Harper Dry Lake Marsh, diminished by years of agricultural diversion
San Bernardino County, California
|Lake type||Endorheic basin|
|Basin countries||United States|
|Max. length||16 km (9.9 mi)|
|Max. width||7 km (4.3 mi)|
|Shore length1||45 km (28 mi)|
|Surface elevation||617 m (2,024 ft)|
|References||U.S. Geological Survey Geographic Names Information System: Harper Lake|
|1 Shore length is not a well-defined measure.|
Harper Lake is a dry lake located in the Mojave Desert near the small community of Lockhart, California, in northwestern San Bernardino County of Southern California. The lake is accessible from Harper Lake Road, which runs north off of State Route 58 midway between Boron and Barstow.
Lake Harper during its highstand reached an elevation of 658 metres (2,159 ft) above sea level, had a surface area of 255 square kilometres (98 sq mi) and was inhabited by cyprinid minnow, molluscs and ostracods. Ostracods found in Lake Harper are species of Candona, Cypridopsis, Heterocypris and Limnocythere. These species indicate a freshwater lake with seasonal inflow and some shallower environments. An elongated peninsula jutted into the lake from the western shore and smaller peninsulas existed on the northern and southern shores towards the eastern side of the lake. Blue clays in boreholes and fine grained mud and sand on the former shores testify to the existence of a lake there.
The highest shorelines are dated to 24,400 ± 2,190 and 25,000 ± 310 radiocarbon years ago; further dates are 40,460 ± 550 and 33,830 ± 340 calibrated radiocarbon years ago. Lake Harper was the terminal lake for the Mojave River between 40,000 and 45,000 years before present, which is also considered to be the time of highstand of the lake; the river alternatively discharged into this lake and into Lake Manix farther downstream. The timespan where the Mojave River flowed into Harper Lake began 575,000 - 475,000 years ago when the river escaped the Victorville area and entered Harper Lake until 500,000 years ago when it started alternating between Lake Manix and Lake Harper. The last time that the Mojave River reached Lake Harper was between 25,000 and 20,000 years before present, but this finding was later considered to be doubtful.
Harper Lake contained water and a natural marsh into the early 20th century when agricultural development began to deplete the groundwater that sustained its level. The lake and marsh wetlands attracted large numbers of migrating birds and supported a variety of resident desert wildlife in the oasis habitat. Sustained by a small amount of surface runoff from nearby farms, only the southwest corner of the reduced lake remained marshland. Into the early 1990s, the wildlife was still supported by the remnant habitat.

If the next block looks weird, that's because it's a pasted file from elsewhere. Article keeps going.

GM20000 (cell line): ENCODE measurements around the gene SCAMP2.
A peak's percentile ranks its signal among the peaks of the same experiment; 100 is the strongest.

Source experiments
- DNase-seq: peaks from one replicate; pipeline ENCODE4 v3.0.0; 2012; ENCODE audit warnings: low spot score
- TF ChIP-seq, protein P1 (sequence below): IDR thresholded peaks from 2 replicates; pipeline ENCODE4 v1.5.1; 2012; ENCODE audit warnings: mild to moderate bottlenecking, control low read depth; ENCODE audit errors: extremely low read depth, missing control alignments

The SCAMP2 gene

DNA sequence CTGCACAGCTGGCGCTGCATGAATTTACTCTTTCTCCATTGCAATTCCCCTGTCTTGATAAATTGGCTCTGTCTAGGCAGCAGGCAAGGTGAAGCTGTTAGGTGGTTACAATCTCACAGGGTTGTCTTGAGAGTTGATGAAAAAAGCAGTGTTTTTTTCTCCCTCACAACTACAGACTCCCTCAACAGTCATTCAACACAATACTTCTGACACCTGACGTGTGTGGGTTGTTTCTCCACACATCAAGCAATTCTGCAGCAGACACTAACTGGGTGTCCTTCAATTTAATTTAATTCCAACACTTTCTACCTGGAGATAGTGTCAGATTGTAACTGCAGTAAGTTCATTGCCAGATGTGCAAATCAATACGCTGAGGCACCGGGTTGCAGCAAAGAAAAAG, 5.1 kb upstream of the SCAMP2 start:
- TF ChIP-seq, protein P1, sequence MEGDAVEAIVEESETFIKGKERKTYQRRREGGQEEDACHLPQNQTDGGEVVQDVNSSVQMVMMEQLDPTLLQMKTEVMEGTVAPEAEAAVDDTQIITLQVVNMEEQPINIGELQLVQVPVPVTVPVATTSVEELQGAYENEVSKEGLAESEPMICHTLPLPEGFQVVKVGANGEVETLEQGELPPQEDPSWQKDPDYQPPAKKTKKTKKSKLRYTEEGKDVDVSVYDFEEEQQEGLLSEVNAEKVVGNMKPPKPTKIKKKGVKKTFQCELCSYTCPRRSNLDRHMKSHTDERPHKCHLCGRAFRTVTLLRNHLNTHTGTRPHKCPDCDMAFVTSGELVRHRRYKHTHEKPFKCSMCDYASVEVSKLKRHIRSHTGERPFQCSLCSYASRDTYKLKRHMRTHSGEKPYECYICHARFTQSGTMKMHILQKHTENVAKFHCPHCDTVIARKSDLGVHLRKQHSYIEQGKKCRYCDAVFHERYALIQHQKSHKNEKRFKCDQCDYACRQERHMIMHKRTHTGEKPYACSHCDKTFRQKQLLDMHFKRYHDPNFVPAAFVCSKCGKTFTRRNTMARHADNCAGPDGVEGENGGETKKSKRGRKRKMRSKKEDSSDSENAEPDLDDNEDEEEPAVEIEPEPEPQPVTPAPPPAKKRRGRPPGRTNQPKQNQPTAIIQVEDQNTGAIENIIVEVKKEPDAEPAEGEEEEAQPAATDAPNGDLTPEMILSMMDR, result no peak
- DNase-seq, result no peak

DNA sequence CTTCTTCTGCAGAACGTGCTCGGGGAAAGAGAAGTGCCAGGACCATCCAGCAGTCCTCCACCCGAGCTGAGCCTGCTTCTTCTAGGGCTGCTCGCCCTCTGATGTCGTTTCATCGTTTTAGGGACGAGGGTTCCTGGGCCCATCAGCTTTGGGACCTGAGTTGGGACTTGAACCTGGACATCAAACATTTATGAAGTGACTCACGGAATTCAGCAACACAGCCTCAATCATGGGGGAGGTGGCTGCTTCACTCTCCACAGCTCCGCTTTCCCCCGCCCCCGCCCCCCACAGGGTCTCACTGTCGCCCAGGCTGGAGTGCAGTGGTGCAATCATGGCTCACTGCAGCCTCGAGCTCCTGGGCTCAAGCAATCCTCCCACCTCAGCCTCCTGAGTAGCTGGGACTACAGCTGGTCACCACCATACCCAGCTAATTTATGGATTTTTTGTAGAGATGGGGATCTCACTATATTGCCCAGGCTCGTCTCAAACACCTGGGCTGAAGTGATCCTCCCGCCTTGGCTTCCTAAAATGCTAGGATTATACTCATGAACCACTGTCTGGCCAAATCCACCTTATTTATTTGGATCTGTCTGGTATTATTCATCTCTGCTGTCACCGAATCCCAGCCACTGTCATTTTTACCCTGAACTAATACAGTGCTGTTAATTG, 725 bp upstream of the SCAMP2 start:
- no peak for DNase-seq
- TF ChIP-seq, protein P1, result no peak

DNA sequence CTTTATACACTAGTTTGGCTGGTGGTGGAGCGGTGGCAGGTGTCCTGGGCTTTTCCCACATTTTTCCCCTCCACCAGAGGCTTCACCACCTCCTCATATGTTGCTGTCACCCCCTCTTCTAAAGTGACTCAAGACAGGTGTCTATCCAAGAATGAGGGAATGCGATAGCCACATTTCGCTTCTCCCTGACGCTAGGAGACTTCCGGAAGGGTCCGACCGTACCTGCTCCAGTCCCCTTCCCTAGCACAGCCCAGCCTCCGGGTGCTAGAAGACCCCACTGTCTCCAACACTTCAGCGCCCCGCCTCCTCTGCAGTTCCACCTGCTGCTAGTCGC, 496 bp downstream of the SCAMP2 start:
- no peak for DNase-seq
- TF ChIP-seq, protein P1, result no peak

Presently, Lake Harper forms a playa at an elevation of 615 metres (2,018 ft) above sea level. It features a dry climate with desert scrub vegetation surrounding the lake bed. Neogene alluvial fans form much of the surrounding and overlie older basalts.
The lake became dry and the marsh died in the late 1990s after the alfalfa farm next to the lake shut down and the migrating and resident wildlife dropped. When a new solar power plant was built just to the west of the lake, it needed to pump groundwater to the lake. However, this never occurred because the company that owned the plant went bankrupt. After the bankruptcy was resolved, the concerns of Edwards Air Force Base regarding bird strikes and other bureaucratic issues halted restoration progress.
Meanwhile, Luz Solar Partners and NextEra Energy Resources, the new owners of the Solar Energy Generating Systems power plant, delivered water to the lake as requested by the Bureau of Land Management-BLM through an informal agreement. In 2005, a new petition was filed by Friends of Harper Lake with the BLM and California Energy Commission, which approved the amendments to the project. Up to 75 acre feet (93,000 m3) of water per year will be managed by the BLM and transferred to the lake as part of the mitigation agreement for solar field expansion.